High Capacity Assault Monitor
After months of searching for a reasonable, at-least-kinda-cost-effective solution
for running lots of consoles, I finally found a way to make it happen!
An Answer at Last: 4k Monitor With Integrated PIP
I owe a great deal of thanks to a friend who pointed me to a 43" 4k monitor by Philips
that has a 4x PIP feature. That monitor is an awkward size for me (I don't have a great place to wall-mount a 43" monitor, and it's way too big to use as a portable monitor), but it opened the door to a new line of searching: monitors
I was a little bit baffled when I couldn't find any televisions with Picture-in-Picture--that was once a very popular feature. But I didn't really expect to find PIP in a monitor. Traditionally, televisions have been expected to accommodate a variety of sources like cable boxes, game consoles, media players, etc. Monitors, however, are usually dedicated to a single computer and rarely expected to share multiple sources.
In any case, a fresh round of searching for "monitors with PIP" unearthed a few models by Viewsonic that include the ability to display up to 4 1080p sources at the same time. A couple companies have displays that do 2xPIP. NEC has an expensive 65" display that does 4xPIP. And I found some obscure Korean imports with 4xPIP (my favorite brand name was Wasabi Mango
). Options are few.
Viewsonic calls their 4x PIP feature "MultiPicture." It's no wonder I didn't discover these monitors earlier. Even Viewsonic seems unsure how to market them: if you search their site for "MultiPicture" it returns no results; if you compare monitor models it's not listed among the dozens of lines of features. You need to actually pull up the page for one of the models with MultiPicture, scroll down near the bottom and you'll finally discover this uninspired blurb:This monitor features MultiPicture support for multi-tasking and simultaneous viewing of up to 4 video sources at Full HD 1080p resolution. Picture-in-Picture (PIP) and Picture-by-Picture (PBP) functionality is also available for increased productivity.
Everything Required to Make It Work
I only found three models of Viewsonic monitors with MultiPicture. I ruled out one of them because it only has 2 HDMI inputs. The other two models--VP2780-4K
--both have 3 HDMI inputs and a pair of DisplayPort inputs. Here's why that's important:
Of Course I Needed This
An interesting thing about HDMI and DisplayPort: it appears a DisplayPort source can drive an HDMI display with nothing more than a cable, but going the other direction requires a powered adapter. Some of them can get quite expensive. I opted for a $40 dongle
that gets its power from USB rather than one of the larger converters with a big "wall wart" plug. As the previous image shows, it worked just fine for my needs.
Of the two remaining models, the decision was more of a coin flip. But the XG model was designed with gaming in mind, seems to be slightly newer and cost $90 less. So, winner!
Other than the monitor and the one HDMI-to-DP adapter, I really only needed cables. Except that I also needed the GAEMS Rail System Weighted Monitor Stand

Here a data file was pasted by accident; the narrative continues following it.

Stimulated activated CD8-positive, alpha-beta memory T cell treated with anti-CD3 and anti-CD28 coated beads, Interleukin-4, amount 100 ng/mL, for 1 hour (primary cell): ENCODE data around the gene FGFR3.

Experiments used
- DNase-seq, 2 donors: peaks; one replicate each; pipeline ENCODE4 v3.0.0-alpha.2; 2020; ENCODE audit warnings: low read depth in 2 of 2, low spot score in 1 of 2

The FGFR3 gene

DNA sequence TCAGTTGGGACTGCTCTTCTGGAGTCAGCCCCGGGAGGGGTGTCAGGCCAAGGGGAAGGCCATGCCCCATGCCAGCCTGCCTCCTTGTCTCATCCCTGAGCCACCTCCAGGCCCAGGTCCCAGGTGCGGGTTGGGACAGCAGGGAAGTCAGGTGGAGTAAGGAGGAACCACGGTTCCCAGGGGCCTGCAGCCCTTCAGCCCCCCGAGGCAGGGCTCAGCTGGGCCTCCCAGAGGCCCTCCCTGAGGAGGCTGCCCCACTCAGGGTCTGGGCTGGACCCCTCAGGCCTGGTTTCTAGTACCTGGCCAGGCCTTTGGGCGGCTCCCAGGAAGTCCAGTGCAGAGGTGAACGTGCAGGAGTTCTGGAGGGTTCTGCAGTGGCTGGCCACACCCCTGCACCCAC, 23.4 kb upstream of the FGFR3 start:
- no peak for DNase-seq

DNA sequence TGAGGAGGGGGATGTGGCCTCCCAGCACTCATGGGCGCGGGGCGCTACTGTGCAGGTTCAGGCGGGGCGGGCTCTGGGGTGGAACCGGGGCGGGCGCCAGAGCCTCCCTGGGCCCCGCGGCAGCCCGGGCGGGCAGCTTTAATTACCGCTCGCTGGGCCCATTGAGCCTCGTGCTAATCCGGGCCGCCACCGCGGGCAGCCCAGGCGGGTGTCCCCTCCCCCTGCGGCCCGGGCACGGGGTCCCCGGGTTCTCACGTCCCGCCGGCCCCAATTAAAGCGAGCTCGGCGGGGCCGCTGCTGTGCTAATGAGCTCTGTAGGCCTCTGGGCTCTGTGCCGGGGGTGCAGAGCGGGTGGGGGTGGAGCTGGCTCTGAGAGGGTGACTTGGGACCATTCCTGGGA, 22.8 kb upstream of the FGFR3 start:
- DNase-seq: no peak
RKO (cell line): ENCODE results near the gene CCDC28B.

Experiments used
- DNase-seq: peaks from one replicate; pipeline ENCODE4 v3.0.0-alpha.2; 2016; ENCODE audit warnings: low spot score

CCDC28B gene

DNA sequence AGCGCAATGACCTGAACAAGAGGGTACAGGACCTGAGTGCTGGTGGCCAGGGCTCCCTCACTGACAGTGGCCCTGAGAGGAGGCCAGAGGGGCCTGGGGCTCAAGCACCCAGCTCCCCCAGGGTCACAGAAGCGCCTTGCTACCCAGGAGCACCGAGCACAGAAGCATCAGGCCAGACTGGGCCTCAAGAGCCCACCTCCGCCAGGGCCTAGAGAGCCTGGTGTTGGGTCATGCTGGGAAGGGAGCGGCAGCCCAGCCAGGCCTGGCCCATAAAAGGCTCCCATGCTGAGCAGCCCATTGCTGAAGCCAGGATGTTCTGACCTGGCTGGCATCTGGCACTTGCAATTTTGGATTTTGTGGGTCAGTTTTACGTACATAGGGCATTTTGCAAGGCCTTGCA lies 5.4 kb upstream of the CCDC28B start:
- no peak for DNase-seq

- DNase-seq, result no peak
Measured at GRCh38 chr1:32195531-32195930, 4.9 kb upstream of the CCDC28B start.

. Because. Because it features the same picatinny quad rail that enables yahoos to, uh, excessively customize
their modern sporting rifles. I've been looking for an excuse to own this, and I finally got one. Thanks, Viewsonic!
And now you know how I came to nickname the new display my High Capacity Assault Monitor.
Test Driving the Viewsonic XG2700-4K
OK, so refer back to that first picture for a second. I wanted to thoroughly test this monitor by routing sources to it in a number of different ways, all at the same time. Here's everything that's going on in that picture:
Autumn and I were using her XBox One to watch Netflix on the big projection screen (The OA
, if anyone cares). That's routed through my 8x8 HDMI Matrix switch. I ran a second output from the matrix to the monitor and mirrored Netflix to the lower-left quadrant.
Next, I pulled up my primary 360 on the right-hand side TV. This is also routed through the matrix, and I mirrored it as well. However, instead of piping it directly to the monitor, I ran it to my Elgato HD60
, which is connected to my laptop. Then I connected the passthrough to the monitor. That means I will be able to stream any source that's connected to my matrix and view it on the monitor! Cool!
Finally, I hooked up my two XBox One S systems to the upper quadrants of the monitor. One of them is connected directly via HDMI and the other used the DisplayPort adapter. So, 4 consoles connected 4 ways, and everything worked beautifully!
The only complaint I have about the setup I used for testing is that it takes up too much space. I set up a 6-foot folding table behind the 4-foot folding table that I currently use for my laptop (and now the new monitor). That's where I set up the two Slim systems. It works, but now half of my living room is tables and consoles, lol. I'm looking into ways to mount my consoles, a wired network switch and a power strip on some kind of cart (like a 19" equipment rack with casters).
I found these cool wall-mount brackets
, but I'm still hunting for the right set of inexpensive plates or rails to rack-mount them. If you have any ideas or suggestions, please leave them in the comments. Thanks!
Posted by SpeleoFool
on 18 January 17 at 21:41
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